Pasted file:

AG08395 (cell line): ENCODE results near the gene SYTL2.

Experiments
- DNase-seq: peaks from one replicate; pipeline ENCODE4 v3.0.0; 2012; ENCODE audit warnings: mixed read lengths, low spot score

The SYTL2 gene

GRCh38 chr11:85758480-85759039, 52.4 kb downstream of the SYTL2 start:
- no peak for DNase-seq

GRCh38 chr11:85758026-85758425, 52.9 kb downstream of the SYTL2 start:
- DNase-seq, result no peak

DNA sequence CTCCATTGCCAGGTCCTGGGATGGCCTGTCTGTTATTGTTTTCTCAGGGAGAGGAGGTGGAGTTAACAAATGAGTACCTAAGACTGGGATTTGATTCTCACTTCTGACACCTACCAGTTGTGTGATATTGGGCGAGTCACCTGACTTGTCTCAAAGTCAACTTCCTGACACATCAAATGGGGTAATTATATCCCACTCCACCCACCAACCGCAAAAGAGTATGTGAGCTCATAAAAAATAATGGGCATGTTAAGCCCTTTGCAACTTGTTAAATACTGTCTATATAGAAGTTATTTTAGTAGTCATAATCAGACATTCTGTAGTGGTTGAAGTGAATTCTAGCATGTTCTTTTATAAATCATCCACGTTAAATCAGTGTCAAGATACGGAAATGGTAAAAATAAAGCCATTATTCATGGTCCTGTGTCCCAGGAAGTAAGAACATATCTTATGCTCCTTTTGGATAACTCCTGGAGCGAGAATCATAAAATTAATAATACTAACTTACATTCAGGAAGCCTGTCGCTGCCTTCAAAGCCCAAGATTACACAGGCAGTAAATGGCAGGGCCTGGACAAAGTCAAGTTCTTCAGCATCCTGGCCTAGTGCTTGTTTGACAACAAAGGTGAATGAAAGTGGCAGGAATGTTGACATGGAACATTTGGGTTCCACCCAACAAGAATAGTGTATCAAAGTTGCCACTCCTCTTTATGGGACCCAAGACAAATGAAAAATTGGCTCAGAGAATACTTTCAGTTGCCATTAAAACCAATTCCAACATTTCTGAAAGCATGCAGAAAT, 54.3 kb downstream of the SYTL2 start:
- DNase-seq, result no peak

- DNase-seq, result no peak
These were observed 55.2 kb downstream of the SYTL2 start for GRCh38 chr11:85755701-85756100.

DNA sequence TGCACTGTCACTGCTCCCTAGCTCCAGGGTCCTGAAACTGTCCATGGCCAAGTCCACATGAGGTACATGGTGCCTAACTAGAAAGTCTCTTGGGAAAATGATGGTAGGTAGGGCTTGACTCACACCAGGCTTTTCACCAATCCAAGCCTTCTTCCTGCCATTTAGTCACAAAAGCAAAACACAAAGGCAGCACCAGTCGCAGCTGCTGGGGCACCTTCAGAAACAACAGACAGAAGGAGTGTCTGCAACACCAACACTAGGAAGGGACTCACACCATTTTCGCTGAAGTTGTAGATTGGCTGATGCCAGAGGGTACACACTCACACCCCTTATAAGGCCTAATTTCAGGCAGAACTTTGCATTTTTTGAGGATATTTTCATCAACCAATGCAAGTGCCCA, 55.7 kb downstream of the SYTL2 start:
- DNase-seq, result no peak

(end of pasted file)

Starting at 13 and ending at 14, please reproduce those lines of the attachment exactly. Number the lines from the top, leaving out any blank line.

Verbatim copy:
DNA sequence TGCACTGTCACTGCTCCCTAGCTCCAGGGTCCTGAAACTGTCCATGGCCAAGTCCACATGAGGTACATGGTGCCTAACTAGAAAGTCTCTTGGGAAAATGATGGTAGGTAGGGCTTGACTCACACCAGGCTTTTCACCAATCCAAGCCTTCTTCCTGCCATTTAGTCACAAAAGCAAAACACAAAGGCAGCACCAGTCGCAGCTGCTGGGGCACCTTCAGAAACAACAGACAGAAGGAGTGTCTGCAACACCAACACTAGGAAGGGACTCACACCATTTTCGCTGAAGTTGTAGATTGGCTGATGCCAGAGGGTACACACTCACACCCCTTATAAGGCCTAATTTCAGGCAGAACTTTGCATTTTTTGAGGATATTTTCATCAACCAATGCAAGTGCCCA, 55.7 kb downstream of the SYTL2 start:
- DNase-seq, result no peak